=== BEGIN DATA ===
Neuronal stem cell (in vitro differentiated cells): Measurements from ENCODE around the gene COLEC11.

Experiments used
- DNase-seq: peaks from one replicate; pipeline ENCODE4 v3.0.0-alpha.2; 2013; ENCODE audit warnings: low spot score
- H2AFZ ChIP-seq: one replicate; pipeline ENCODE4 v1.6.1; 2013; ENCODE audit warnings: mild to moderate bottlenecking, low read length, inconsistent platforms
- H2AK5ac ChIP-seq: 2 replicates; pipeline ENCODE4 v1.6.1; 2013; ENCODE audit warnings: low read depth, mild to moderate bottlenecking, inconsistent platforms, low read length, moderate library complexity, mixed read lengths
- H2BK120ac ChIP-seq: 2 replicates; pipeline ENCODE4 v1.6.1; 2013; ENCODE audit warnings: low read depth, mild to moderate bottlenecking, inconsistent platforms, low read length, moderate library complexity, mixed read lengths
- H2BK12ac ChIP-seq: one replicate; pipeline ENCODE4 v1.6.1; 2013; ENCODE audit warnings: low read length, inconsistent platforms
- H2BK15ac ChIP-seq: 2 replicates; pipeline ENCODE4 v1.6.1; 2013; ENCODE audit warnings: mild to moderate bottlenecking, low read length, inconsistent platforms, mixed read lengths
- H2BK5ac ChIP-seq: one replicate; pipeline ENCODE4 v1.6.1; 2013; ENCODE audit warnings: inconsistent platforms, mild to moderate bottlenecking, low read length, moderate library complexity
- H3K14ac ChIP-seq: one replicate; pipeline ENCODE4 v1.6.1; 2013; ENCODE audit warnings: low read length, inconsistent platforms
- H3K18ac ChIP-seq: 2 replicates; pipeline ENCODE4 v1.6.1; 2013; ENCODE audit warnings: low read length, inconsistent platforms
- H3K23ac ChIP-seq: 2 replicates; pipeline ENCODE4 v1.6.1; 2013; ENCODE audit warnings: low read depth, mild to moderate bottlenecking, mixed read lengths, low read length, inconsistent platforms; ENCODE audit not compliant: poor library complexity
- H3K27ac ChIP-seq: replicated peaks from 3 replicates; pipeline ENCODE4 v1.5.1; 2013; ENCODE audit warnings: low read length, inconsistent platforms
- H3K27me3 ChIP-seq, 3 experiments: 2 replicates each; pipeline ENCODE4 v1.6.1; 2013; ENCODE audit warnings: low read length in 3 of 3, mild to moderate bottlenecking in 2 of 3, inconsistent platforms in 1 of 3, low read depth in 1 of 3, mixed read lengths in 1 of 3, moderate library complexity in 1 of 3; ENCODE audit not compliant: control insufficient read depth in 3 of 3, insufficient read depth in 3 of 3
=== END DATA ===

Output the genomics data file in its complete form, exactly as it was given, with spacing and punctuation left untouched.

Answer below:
Neuronal stem cell (in vitro differentiated cells): Measurements from ENCODE around the gene COLEC11.

Experiments used
- DNase-seq: peaks from one replicate; pipeline ENCODE4 v3.0.0-alpha.2; 2013; ENCODE audit warnings: low spot score
- H2AFZ ChIP-seq: one replicate; pipeline ENCODE4 v1.6.1; 2013; ENCODE audit warnings: mild to moderate bottlenecking, low read length, inconsistent platforms
- H2AK5ac ChIP-seq: 2 replicates; pipeline ENCODE4 v1.6.1; 2013; ENCODE audit warnings: low read depth, mild to moderate bottlenecking, inconsistent platforms, low read length, moderate library complexity, mixed read lengths
- H2BK120ac ChIP-seq: 2 replicates; pipeline ENCODE4 v1.6.1; 2013; ENCODE audit warnings: low read depth, mild to moderate bottlenecking, inconsistent platforms, low read length, moderate library complexity, mixed read lengths
- H2BK12ac ChIP-seq: one replicate; pipeline ENCODE4 v1.6.1; 2013; ENCODE audit warnings: low read length, inconsistent platforms
- H2BK15ac ChIP-seq: 2 replicates; pipeline ENCODE4 v1.6.1; 2013; ENCODE audit warnings: mild to moderate bottlenecking, low read length, inconsistent platforms, mixed read lengths
- H2BK5ac ChIP-seq: one replicate; pipeline ENCODE4 v1.6.1; 2013; ENCODE audit warnings: inconsistent platforms, mild to moderate bottlenecking, low read length, moderate library complexity
- H3K14ac ChIP-seq: one replicate; pipeline ENCODE4 v1.6.1; 2013; ENCODE audit warnings: low read length, inconsistent platforms
- H3K18ac ChIP-seq: 2 replicates; pipeline ENCODE4 v1.6.1; 2013; ENCODE audit warnings: low read length, inconsistent platforms
- H3K23ac ChIP-seq: 2 replicates; pipeline ENCODE4 v1.6.1; 2013; ENCODE audit warnings: low read depth, mild to moderate bottlenecking, mixed read lengths, low read length, inconsistent platforms; ENCODE audit not compliant: poor library complexity
- H3K27ac ChIP-seq: replicated peaks from 3 replicates; pipeline ENCODE4 v1.5.1; 2013; ENCODE audit warnings: low read length, inconsistent platforms
- H3K27me3 ChIP-seq, 3 experiments: 2 replicates each; pipeline ENCODE4 v1.6.1; 2013; ENCODE audit warnings: low read length in 3 of 3, mild to moderate bottlenecking in 2 of 3, inconsistent platforms in 1 of 3, low read depth in 1 of 3, mixed read lengths in 1 of 3, moderate library complexity in 1 of 3; ENCODE audit not compliant: control insufficient read depth in 3 of 3, insufficient read depth in 3 of 3